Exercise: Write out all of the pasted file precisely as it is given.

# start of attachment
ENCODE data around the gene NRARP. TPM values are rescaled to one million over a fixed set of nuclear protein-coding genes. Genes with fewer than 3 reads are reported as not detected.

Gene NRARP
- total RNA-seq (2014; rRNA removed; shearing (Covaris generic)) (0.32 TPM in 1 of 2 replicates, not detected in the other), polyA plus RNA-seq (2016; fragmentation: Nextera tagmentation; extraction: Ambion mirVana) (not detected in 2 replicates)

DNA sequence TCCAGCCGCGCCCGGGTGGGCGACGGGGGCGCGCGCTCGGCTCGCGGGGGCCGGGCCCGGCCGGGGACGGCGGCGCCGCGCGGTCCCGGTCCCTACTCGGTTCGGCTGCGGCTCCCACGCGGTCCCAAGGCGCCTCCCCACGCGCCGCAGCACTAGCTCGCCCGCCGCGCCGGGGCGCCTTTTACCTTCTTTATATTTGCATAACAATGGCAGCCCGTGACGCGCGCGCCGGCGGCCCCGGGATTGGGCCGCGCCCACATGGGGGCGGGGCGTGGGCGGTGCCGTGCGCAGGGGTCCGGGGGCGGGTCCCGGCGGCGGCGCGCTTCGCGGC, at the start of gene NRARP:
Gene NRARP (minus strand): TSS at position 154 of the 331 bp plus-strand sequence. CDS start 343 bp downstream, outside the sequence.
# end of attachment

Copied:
ENCODE data around the gene NRARP. TPM values are rescaled to one million over a fixed set of nuclear protein-coding genes. Genes with fewer than 3 reads are reported as not detected.

Gene NRARP
- total RNA-seq (2014; rRNA removed; shearing (Covaris generic)) (0.32 TPM in 1 of 2 replicates, not detected in the other), polyA plus RNA-seq (2016; fragmentation: Nextera tagmentation; extraction: Ambion mirVana) (not detected in 2 replicates)

DNA sequence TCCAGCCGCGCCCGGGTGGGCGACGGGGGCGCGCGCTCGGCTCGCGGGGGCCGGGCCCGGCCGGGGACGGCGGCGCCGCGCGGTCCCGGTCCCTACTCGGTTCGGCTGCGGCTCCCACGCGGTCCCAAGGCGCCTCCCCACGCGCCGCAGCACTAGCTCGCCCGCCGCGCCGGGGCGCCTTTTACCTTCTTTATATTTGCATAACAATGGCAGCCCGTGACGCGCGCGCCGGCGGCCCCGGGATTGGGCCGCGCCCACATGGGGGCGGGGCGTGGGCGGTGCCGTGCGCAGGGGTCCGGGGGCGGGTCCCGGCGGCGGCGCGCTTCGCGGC, at the start of gene NRARP:
Gene NRARP (minus strand): TSS at position 154 of the 331 bp plus-strand sequence. CDS start 343 bp downstream, outside the sequence.